He who loves a pure heart and whose speech is gracious will have the king for his friend. (Prov 22:11)
As the heavens are high and the earth is deep, so the hearts of kings are unsearchable. (Prov 25:3)
Obey the government, for God is the one who put it there. All governments have been placed in power by God. So those who refuse to obey the laws of the land are refusing to obey God, and punishment will follow. For the authorities do not frighten people who are doing right, but they frighten those who do wrong. So do what they say, and you will get along well. The authorities are sent by God to help you. But if you are doing something wrong, of course you should be afraid, for you will be punished. The authorities are established by God for that very purpose, to punish those who do wrong. So you must obey the government for two reasons: to keep from being punished and to keep a clear conscience. Pay your taxes, too, for these same reasons. For government workers need to be paid so they can keep on doing the work God intended them to do. Give to everyone what you owe them: Pay your taxes and import duties, and give respect and honor to all to whom it is due. (Rom 13:1–7)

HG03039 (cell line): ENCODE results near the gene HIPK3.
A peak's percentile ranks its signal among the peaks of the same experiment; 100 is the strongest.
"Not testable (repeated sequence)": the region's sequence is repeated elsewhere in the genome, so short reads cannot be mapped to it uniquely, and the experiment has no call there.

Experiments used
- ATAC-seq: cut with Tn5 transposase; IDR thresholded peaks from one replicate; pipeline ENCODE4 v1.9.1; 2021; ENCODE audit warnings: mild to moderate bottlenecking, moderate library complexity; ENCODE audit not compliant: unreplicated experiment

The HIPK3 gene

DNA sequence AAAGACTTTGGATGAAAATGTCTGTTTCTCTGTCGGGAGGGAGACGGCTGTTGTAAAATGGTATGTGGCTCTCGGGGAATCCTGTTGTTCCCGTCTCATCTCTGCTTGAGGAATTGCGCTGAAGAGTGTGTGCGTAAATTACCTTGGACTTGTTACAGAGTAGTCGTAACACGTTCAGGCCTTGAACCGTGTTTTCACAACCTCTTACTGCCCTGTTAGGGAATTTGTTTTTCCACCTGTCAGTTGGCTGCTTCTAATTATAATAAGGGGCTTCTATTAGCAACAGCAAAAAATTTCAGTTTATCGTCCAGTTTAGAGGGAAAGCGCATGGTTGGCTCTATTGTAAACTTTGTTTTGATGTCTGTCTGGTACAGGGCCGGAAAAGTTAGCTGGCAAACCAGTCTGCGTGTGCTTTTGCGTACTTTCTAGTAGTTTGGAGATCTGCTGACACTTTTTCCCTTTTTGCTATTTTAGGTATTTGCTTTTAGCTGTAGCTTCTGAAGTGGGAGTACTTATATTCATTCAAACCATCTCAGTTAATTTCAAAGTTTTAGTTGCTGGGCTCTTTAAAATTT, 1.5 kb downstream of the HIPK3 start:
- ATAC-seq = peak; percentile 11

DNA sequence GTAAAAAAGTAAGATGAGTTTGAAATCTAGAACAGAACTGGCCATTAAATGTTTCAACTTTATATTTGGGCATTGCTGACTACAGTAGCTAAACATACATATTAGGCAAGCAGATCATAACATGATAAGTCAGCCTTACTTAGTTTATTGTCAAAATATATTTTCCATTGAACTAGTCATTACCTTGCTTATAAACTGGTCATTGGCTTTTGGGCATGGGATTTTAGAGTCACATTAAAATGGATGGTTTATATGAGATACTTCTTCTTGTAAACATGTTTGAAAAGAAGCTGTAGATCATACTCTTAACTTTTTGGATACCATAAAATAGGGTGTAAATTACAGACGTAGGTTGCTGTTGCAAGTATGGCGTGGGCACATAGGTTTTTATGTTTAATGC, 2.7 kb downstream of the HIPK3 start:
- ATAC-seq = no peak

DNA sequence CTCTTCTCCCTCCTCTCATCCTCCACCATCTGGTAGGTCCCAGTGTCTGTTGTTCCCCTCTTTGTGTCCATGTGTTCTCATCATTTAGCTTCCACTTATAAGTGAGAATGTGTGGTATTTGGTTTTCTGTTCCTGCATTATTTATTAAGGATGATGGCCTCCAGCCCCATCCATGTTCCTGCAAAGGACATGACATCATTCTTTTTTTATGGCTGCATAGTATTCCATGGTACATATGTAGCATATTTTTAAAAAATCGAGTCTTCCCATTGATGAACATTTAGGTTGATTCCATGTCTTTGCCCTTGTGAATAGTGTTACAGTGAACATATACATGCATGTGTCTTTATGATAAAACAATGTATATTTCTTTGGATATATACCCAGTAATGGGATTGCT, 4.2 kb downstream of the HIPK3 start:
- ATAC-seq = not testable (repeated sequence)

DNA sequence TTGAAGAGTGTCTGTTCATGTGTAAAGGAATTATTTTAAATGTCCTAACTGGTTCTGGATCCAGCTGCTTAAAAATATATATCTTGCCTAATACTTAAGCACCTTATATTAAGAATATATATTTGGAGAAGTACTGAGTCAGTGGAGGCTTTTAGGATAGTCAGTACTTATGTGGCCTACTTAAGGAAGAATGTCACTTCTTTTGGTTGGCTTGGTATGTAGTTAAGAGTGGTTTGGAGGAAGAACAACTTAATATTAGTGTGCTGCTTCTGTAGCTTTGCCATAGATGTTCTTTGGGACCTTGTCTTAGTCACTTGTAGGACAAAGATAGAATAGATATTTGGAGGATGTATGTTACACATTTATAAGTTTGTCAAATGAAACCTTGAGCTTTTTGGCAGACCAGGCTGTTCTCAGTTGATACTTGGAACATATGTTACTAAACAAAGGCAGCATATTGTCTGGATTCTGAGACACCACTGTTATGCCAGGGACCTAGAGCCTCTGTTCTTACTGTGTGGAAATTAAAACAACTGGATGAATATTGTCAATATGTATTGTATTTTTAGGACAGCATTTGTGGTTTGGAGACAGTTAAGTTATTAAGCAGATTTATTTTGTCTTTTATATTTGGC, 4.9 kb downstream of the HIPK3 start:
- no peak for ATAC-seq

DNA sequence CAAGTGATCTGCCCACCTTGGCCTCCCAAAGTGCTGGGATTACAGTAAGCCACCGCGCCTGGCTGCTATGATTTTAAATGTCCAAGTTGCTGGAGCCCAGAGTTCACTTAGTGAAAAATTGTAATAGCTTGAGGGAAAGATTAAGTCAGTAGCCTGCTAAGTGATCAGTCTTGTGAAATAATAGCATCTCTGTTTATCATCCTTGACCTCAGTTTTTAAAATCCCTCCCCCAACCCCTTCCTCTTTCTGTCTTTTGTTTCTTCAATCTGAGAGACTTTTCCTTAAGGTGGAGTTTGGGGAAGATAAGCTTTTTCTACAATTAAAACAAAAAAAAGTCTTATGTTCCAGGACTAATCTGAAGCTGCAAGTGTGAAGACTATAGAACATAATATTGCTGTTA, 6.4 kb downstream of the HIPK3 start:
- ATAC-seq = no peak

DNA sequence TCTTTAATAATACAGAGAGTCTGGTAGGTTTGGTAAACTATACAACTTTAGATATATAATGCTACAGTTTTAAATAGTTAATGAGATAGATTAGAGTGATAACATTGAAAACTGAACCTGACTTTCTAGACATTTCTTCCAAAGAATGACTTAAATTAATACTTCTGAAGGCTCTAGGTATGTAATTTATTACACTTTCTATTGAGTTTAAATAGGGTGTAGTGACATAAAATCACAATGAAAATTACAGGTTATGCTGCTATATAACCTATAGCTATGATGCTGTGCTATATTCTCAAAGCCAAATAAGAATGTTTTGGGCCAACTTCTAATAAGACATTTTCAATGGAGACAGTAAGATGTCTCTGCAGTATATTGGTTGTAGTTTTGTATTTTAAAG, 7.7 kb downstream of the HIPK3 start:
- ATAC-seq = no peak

For the Lord's sake, accept all authority—the king as head of state, and the officials he has appointed. For the king has sent them to punish all who do wrong and to honor those who do right. (1 Pet 2:13–14)
I see no refutation in those passages of end-justifies-the-means morality. Every State I know of was established by some form of might makes right (excepting the kingdom of Saul son of Kish; pace David and Solomon; see 2 Sam 2 and 1 Kgs 2:13–25, respectively), so I can only infer that we know whom God has chosen to rule after the battle is over, at which point we can know that God chose the winner (Rom 13:1). Because God endows rulers with wisdom, the ends they set will be just (Prov 8:15), and the means they establish to meet those ends will be just also.
(This puts quislings in an interesting position. The Third Reich conquers Belgium, so a Christian cites Rom 13 and takes a job with the Reich harassing Belgians and sending Jews to their deaths. The Allies come, and the Christian cites Rom 13 and fights against the Allies. The Allies win, and where does that leave the quisling?)